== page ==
Construction of the world’s first commercial passenger space terminal, dubbed Spaceport America, is slated to be finished next year near the town of Truth or Consequences in southern New Mexico. The 2-mile-long main runway was completed in October.

Spaceport America Wednesday, 10 November 2010 04:09 :image spaceportamerica.com

Two other major structures nearing completion at the nearly $200 million facility are the air-fire rescue facility and a 110,000-square-foot hangar, authority spokesman David Wilson said.

To date, 380 wannabe space cowboys have each plunked down $200,000 each to reserve a seat aboard a Virgin Galactic six-passenger spacecraft for a 2-1/2-hour suborbital flight some 70 miles above the Earth, Wilson said.

Under a 20-year lease with the state, Richard Branson’s firm is Spaceport America’s anchor tenant and principal spaceliner, paying lease charges of up to $200 million, plus user fees to operate their own aircraft and to contract with other aerospace companies.

The site has been providing commercial launch services for the aerospace industry since 2006 and is expected to be fully operational by mid-2011. But Virgin Galactic expects to take another year to begin its private passenger service, once its test-flight program is complete.

The authority’s executive director, Rick Homans, this week issued a call for businesses to submit proposals for three major areas of operation of the spaceport.

They include general services, such as maintenance; protective services for site security, safety and environment health management; and technical services, including airfield and launch support, airspace management and flight safety engineering.

Artists impression of Virgin Galactic: image forums.finalgear.com

Virgin Galactic’s VSS Enterprise made its solo flight in October.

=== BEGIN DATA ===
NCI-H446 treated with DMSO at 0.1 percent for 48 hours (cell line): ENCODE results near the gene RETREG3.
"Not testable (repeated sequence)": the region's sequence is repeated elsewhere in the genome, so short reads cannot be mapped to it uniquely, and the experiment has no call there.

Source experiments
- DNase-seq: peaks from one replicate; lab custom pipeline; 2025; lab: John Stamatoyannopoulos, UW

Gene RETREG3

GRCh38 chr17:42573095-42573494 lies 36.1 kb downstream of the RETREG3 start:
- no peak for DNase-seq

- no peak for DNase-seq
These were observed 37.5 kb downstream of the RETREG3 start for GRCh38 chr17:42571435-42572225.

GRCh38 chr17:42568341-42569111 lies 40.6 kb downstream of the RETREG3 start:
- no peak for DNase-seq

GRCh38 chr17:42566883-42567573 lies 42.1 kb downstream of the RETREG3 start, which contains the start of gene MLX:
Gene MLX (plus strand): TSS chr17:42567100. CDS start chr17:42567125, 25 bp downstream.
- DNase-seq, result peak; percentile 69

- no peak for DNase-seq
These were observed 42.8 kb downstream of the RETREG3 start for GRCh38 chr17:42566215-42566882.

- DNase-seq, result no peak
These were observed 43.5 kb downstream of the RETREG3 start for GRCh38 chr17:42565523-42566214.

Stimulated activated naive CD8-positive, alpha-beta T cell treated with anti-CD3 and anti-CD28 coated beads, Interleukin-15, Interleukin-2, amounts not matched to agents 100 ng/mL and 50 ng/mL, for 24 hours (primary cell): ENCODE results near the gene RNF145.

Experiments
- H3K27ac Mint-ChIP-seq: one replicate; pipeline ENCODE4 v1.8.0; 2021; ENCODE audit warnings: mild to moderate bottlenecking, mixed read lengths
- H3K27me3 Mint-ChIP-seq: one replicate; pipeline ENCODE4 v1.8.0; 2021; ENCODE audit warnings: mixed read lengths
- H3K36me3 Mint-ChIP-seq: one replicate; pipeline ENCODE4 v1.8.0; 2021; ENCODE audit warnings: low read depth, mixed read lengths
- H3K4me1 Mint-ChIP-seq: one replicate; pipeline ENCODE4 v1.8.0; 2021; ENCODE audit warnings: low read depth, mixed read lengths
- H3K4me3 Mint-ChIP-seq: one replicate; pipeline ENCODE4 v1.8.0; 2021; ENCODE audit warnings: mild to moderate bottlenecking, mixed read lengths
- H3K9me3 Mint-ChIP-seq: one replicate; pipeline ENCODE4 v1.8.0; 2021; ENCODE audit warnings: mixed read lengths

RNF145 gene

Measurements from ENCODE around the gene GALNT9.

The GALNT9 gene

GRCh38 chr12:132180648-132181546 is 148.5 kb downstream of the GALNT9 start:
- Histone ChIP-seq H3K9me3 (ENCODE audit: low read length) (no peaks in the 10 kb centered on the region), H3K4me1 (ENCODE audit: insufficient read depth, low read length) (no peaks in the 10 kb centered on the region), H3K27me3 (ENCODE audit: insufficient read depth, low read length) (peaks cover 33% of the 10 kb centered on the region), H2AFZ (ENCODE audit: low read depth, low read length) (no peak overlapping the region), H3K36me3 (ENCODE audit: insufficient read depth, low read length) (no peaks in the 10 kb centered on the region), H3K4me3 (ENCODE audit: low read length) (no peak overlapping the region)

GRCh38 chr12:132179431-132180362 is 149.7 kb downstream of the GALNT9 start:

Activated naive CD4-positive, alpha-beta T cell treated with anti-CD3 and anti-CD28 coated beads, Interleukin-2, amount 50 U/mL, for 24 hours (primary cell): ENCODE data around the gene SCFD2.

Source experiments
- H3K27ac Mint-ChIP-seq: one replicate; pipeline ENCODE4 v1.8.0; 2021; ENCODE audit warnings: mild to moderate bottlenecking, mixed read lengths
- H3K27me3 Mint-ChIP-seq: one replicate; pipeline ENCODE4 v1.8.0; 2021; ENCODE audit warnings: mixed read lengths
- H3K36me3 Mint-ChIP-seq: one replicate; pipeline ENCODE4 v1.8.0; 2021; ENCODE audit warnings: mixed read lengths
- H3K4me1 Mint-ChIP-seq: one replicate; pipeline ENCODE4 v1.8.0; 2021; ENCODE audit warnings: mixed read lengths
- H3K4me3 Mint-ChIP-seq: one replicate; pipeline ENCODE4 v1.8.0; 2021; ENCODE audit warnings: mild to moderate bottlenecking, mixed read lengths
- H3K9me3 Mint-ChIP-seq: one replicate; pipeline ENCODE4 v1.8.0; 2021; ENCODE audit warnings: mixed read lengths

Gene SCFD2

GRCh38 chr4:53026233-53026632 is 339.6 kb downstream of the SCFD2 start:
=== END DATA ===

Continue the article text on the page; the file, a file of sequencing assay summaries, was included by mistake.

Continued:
Virgin Galactic’s VSS Enterprise makes its solo flight

October 11, 2010

 

Drop test (Virgin Galactic)

The Enterprise spaceship is released from underneath the Eve carrier plane

 

Virgin Galactic conducted the first piloted gliding flight of its commercial suborbital spaceship, the VSS Enterprise, today, releasing the winged rocket plane from the WhiteKnightTwo mothership at an altitude of 45,000 feet above the Mojave Desert.

With Scaled Composites pilot Pete Siebold and copilot Mike Alsbury at the controls, the futuristic twin-tail spacecraft glided to a touchdown at the Mojave Air and Space Port 11 minutes after its release from WhiteKnightTwo, also known as Eve. The craft was not equipped with a rocket motor for the glide test.

“The VSS Enterprise was a real joy to fly, especially when one considers the fact that the vehicle has been designed not only to be a Mach 3.5 spaceship capable of going into space but also one of the world’s highest altitude gliders,” Siebold said in a Virgin Galactic press release.

Branson said he expects rocket-powered test flights to begin next year, followed by test flights into space “hopefully by the end of next year.”

Read more: http://news.cnet.com/8301-19514_3-20019149-239.html#ixzz121kUYP79

Read more: http://www.bbc.co.uk/news/science-environment-11511604

Ships of the future

October 8, 2010

Freely translated from Ny Teknik

The Finnish shipbuilder Wärtsilä has drawn up three possible scenarios for 2030 and made concept sketches for the ships of the future which would fit into the scenarios. They are now inviting comments from the public.
Wärtsilä’s “future investigators” have sketched three types of vessels that fit on each of the three different visions – Rough Seas, the Yellow River and the Open Oceans.

 

Rough Seas Water Carrier: Wärtsilä